• Changes in surface materials need to be carefully considered, in my view. In certain spaces they work well as they subtly create the order thats required. However sometimes they look a mess and seem to promote needless clutter for some reason, like bollards etc.

    One thing that I do think works well in most cases is things like drop kerbs, or a textured kerb stone at the beginning and end of the designated routes.

  • Ah yeah of course if surfaces are already decided then my suggestions aren’t useful.

    ^Yeah like gateways that say ‘new zone here’, a change of level or textured strip can do this.

    Lights can be hazardous if they’re strips, the tops can be slippy for tyres.

  • Unless the lights warn pedestrians to look around for bikes they aren't going to help anyone.

    If I'm cycling, I'm already looking for pedestrians as a matter of course. If I don't pay attention I am certain to fall off.

    If I'm a pedestrian in a pedestrian area I tend to be a bit oblivious. Because I rarely fall off my own feet* no matter how little attention I'm paying.

    Not sure how you would fix that. Bike shaped lights in the surface maybe? But orientated perpendicularly to the direction of cycle travel, with little arrows showing where to look.

    *Except on special occasions.

  • I would look at the open spaces in QEOP for inspiration. A loosely defined but well lit route is my preference. This necessitates an adequate level of lighting in 'non-route' areas for cyclists to tell where pedestrians are. An image of what I mean is below;

  • Thanks i'll look at that.

    I think a loosely defined route could work well in conjunction with clear start/finish boundaries using different levels of light. I'm generally not a fan of lights in the ground for various reasons so i'll focus on increasing vertical illuminance - i.e making sure people in the space are appropriately lit so cyclists and peds can see each other clearly.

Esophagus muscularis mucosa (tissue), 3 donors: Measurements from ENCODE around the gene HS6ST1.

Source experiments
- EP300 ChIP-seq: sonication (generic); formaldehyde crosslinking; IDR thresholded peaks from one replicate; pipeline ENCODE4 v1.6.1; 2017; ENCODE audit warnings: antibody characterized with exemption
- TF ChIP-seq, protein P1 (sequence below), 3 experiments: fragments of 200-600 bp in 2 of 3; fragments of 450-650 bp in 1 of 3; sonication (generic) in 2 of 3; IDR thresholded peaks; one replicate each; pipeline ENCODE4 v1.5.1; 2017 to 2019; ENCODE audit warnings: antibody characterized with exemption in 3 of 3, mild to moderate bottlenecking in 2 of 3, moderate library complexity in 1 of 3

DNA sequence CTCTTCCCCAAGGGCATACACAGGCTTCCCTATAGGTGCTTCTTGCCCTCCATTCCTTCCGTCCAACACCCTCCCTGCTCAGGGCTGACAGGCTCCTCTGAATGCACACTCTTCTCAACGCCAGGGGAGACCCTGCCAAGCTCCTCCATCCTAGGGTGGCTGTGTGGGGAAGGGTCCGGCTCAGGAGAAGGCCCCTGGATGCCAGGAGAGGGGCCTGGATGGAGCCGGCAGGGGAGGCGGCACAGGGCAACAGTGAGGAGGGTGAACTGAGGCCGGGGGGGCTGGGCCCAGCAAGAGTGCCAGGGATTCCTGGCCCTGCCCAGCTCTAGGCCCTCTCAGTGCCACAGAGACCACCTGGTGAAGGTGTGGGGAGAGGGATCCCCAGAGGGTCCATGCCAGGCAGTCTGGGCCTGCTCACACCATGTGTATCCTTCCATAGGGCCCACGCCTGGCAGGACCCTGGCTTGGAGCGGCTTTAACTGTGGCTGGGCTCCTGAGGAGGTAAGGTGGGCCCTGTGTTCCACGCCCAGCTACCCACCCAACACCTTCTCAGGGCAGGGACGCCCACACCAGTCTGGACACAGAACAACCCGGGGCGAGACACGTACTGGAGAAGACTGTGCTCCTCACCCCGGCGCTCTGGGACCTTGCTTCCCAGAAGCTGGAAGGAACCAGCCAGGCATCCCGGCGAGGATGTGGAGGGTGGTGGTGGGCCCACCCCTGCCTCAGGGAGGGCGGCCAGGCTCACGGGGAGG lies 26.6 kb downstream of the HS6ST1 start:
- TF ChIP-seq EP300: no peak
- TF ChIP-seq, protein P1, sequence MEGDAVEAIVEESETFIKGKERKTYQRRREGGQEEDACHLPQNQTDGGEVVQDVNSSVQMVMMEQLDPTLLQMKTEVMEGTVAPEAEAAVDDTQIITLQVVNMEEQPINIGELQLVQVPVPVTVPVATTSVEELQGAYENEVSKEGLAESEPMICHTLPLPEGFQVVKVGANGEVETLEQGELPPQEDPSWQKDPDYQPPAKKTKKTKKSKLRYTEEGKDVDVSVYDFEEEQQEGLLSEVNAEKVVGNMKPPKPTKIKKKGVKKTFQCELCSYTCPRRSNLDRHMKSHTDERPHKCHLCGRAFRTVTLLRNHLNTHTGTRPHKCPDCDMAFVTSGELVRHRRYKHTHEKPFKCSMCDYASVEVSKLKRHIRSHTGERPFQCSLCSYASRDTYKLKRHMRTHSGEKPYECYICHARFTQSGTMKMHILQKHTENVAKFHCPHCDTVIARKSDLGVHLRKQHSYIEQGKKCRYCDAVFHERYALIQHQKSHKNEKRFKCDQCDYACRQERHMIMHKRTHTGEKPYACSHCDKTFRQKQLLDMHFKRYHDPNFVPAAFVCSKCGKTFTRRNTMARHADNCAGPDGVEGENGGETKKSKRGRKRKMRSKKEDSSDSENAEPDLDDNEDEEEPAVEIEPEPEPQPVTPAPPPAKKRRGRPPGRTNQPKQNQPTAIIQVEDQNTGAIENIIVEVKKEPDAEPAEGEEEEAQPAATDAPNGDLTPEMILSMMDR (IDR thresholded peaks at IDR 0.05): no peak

• I'm generally not a fan of lights in the ground for various reasons so i'll focus on increasing vertical illuminance

    Nor me. But wouldn't washing the ground make it easier for spotting people - they would be the dark spots - as in the centre of my image above? (I know you're the expert, and I'm probably wrong.)

  • Washing the ground makes it easier to see the ground, but can also puts things above floor level into dark contrast so it only really works in a non conflict situation.

    Light on the floor is the bane of my existence as it rarely lights people within the space but guidance tells you we need it in case you have a habit of falling of the floor. Diffuse uplights (linear in ground strips etc) can work well as they light moving vertical surfaces (people) but unless there's loads of them they can create contrast (not good in this context) and piss light into the sky which is bad all round.

    Awful RGB aside the combination of high (the columns) vertical (structures ) and low level lighting (water feature) in your pic is what makes it balanced. Try and imagine it with only one of those elements.

  • What use is made of the cycle track? If it's a heavily used track then it helps significantly to enhance the difference in my opinion. Designing in conflict works where traffic levels are low and where one mode isn't going to dominate.

    And of course the Dutch have approached this problem multiple times for 20+ years with a variety of solutions...

  • Thanks for the detailed reply. I work in architecture but still view good lighting design as a bit of a dark art!

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Advice/thoughts, lighting for shared space pedestrian/cycle area - defined route or free for all?

Posted by Avatar for jono84 @jono84